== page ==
- The United States officially lifted the ZTE ban on working with American companies.
- ZTE paid a $1 billion fine to lift the ban.
- The Commerce Department will be overseeing ZTE as it gets this second chance.
It’s been a whirlwind ride for^( over the past several weeks, with the United States government issuing a ban on American companies doing business with the Chinese smartphone manufacturer.
However, today (via^( ) the United States officially lifted that ban, which will allow ZTE to resume its business practices, including those with American companies.
But just because the ban is gone doesn’t mean that ZTE is entirely in the clear. “While we lifted the ban on ZTE, [the Commerce Department] will remain vigilant as we closely monitor ZTE’s actions to ensure compliance with all U.S. laws and regulations,” Commerce Secretary Wilbur Ross said in a statement.
As part of the deal to lift the ban, ZTE had to pay^( and place $400 million in an escrow account that it will lose if it is caught in any wrongdoing related to the previous restrictions.
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ZTE’s troubles started when it was^( violating various international trade laws. The company then dug itself an even deeper hole when it was found trying to hide its violations.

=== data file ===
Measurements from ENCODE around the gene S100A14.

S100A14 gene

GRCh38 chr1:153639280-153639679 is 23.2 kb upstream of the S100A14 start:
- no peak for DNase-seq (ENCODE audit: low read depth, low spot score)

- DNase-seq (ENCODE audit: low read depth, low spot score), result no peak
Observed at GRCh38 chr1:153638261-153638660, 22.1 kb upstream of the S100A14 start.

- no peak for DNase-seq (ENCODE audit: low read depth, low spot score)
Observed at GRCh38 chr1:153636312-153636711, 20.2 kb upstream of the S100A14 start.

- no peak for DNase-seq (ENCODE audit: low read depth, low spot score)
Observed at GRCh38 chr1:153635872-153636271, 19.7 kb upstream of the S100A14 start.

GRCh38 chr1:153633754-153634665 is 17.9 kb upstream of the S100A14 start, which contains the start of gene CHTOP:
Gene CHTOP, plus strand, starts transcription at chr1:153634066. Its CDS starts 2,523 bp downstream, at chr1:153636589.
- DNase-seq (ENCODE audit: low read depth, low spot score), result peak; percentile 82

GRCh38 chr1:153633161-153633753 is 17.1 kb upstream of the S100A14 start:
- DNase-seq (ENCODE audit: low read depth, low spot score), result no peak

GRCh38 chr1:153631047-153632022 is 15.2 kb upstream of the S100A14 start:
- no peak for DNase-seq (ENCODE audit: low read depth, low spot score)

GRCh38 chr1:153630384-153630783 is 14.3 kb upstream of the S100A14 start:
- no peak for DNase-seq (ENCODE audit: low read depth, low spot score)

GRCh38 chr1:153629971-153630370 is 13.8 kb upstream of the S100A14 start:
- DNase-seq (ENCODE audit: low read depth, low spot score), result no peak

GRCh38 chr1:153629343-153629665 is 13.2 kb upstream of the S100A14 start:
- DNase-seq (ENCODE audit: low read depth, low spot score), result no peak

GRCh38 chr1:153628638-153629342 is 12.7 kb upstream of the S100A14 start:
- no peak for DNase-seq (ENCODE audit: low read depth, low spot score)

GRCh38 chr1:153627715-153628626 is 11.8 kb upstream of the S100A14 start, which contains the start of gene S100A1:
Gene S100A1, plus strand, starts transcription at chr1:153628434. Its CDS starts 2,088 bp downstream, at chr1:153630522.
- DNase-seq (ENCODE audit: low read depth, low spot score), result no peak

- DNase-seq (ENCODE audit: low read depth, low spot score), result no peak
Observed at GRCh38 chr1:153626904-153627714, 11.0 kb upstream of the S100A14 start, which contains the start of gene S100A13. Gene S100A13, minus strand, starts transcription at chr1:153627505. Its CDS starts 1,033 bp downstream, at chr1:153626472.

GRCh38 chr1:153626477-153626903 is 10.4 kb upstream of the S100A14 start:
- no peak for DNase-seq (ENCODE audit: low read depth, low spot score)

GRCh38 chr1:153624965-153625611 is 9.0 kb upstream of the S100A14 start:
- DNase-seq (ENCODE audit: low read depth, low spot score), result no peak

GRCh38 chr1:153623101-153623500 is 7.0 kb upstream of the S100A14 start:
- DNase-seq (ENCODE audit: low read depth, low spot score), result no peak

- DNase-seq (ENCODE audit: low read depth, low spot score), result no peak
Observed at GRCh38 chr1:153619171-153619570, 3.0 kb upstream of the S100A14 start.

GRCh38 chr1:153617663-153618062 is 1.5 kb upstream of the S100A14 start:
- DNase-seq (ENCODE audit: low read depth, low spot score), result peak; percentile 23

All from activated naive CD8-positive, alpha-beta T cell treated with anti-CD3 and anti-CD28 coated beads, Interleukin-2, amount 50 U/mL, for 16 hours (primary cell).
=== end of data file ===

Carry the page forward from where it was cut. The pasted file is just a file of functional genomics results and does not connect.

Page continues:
In response to this flagrant illegal activity, the Commerce Department followed through on its previously-decided penalty for such violations: a full ban on working with any American entities, among other sanctions.
Whether ZTE thought that the United States would never institute such a ban or if it was simply playing fast-and-loose we may never know. But ZTE understood the severity of its predicament when industry experts began seriously discussing^( after the ban essentially destroyed its ability to make and sell smartphones.
In a last-minute Hail Mary,^( with United States President Donald Trump to lift the ban, citing the loss of thousands of Chinese jobs should ZTE fold. Trump decided to lift the ban, but ^( to uphold the Commerce Department’s decision.
Eventually, Trump won out, and ZTE was given the OK. Today, that decision becomes official, and ZTE is back in business.
Time will tell if ZTE can prove that it appreciates this profound leniency by conducting its business strictly within the letter of the law.
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